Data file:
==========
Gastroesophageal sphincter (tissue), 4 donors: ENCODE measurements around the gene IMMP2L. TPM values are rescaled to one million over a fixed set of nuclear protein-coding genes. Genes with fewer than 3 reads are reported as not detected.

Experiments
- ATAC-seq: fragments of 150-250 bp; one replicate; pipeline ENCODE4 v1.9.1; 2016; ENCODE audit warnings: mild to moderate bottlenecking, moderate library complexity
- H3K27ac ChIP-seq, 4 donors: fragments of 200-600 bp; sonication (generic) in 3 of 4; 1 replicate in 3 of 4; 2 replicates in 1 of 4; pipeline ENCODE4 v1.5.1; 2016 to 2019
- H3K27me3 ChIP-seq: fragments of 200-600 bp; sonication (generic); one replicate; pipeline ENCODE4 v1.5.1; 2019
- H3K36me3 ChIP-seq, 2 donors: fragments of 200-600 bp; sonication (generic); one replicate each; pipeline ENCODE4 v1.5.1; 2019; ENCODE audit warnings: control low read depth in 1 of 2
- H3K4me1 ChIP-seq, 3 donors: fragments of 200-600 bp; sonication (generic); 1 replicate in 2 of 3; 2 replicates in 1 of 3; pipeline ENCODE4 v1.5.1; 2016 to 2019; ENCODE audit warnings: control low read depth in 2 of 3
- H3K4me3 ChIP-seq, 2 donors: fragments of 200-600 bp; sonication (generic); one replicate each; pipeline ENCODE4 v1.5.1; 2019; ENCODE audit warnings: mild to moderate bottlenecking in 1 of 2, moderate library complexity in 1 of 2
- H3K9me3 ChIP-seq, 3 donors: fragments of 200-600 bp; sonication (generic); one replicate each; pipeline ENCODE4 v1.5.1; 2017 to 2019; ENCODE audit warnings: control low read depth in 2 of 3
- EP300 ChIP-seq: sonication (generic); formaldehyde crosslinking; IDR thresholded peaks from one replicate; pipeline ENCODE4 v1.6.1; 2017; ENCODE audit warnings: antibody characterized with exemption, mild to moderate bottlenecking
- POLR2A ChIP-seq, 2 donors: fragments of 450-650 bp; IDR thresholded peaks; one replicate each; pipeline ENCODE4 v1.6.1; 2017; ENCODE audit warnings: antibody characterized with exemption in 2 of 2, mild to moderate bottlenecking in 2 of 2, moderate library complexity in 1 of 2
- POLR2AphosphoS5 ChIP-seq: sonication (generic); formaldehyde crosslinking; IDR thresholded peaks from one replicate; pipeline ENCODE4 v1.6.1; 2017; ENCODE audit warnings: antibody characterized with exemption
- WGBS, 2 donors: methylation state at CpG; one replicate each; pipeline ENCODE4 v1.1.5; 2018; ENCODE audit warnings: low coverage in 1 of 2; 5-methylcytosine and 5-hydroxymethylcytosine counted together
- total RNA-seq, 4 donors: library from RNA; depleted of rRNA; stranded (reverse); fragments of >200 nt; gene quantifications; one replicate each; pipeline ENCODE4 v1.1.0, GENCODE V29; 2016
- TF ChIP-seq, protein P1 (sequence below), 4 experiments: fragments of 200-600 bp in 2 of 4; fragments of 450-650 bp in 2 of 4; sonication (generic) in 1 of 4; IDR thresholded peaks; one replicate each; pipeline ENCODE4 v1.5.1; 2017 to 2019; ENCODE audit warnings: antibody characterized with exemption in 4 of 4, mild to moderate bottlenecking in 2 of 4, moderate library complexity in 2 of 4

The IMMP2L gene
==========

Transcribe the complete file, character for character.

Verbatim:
Gastroesophageal sphincter (tissue), 4 donors: ENCODE measurements around the gene IMMP2L. TPM values are rescaled to one million over a fixed set of nuclear protein-coding genes. Genes with fewer than 3 reads are reported as not detected.

Experiments
- ATAC-seq: fragments of 150-250 bp; one replicate; pipeline ENCODE4 v1.9.1; 2016; ENCODE audit warnings: mild to moderate bottlenecking, moderate library complexity
- H3K27ac ChIP-seq, 4 donors: fragments of 200-600 bp; sonication (generic) in 3 of 4; 1 replicate in 3 of 4; 2 replicates in 1 of 4; pipeline ENCODE4 v1.5.1; 2016 to 2019
- H3K27me3 ChIP-seq: fragments of 200-600 bp; sonication (generic); one replicate; pipeline ENCODE4 v1.5.1; 2019
- H3K36me3 ChIP-seq, 2 donors: fragments of 200-600 bp; sonication (generic); one replicate each; pipeline ENCODE4 v1.5.1; 2019; ENCODE audit warnings: control low read depth in 1 of 2
- H3K4me1 ChIP-seq, 3 donors: fragments of 200-600 bp; sonication (generic); 1 replicate in 2 of 3; 2 replicates in 1 of 3; pipeline ENCODE4 v1.5.1; 2016 to 2019; ENCODE audit warnings: control low read depth in 2 of 3
- H3K4me3 ChIP-seq, 2 donors: fragments of 200-600 bp; sonication (generic); one replicate each; pipeline ENCODE4 v1.5.1; 2019; ENCODE audit warnings: mild to moderate bottlenecking in 1 of 2, moderate library complexity in 1 of 2
- H3K9me3 ChIP-seq, 3 donors: fragments of 200-600 bp; sonication (generic); one replicate each; pipeline ENCODE4 v1.5.1; 2017 to 2019; ENCODE audit warnings: control low read depth in 2 of 3
- EP300 ChIP-seq: sonication (generic); formaldehyde crosslinking; IDR thresholded peaks from one replicate; pipeline ENCODE4 v1.6.1; 2017; ENCODE audit warnings: antibody characterized with exemption, mild to moderate bottlenecking
- POLR2A ChIP-seq, 2 donors: fragments of 450-650 bp; IDR thresholded peaks; one replicate each; pipeline ENCODE4 v1.6.1; 2017; ENCODE audit warnings: antibody characterized with exemption in 2 of 2, mild to moderate bottlenecking in 2 of 2, moderate library complexity in 1 of 2
- POLR2AphosphoS5 ChIP-seq: sonication (generic); formaldehyde crosslinking; IDR thresholded peaks from one replicate; pipeline ENCODE4 v1.6.1; 2017; ENCODE audit warnings: antibody characterized with exemption
- WGBS, 2 donors: methylation state at CpG; one replicate each; pipeline ENCODE4 v1.1.5; 2018; ENCODE audit warnings: low coverage in 1 of 2; 5-methylcytosine and 5-hydroxymethylcytosine counted together
- total RNA-seq, 4 donors: library from RNA; depleted of rRNA; stranded (reverse); fragments of >200 nt; gene quantifications; one replicate each; pipeline ENCODE4 v1.1.0, GENCODE V29; 2016
- TF ChIP-seq, protein P1 (sequence below), 4 experiments: fragments of 200-600 bp in 2 of 4; fragments of 450-650 bp in 2 of 4; sonication (generic) in 1 of 4; IDR thresholded peaks; one replicate each; pipeline ENCODE4 v1.5.1; 2017 to 2019; ENCODE audit warnings: antibody characterized with exemption in 4 of 4, mild to moderate bottlenecking in 2 of 4, moderate library complexity in 2 of 4

The IMMP2L gene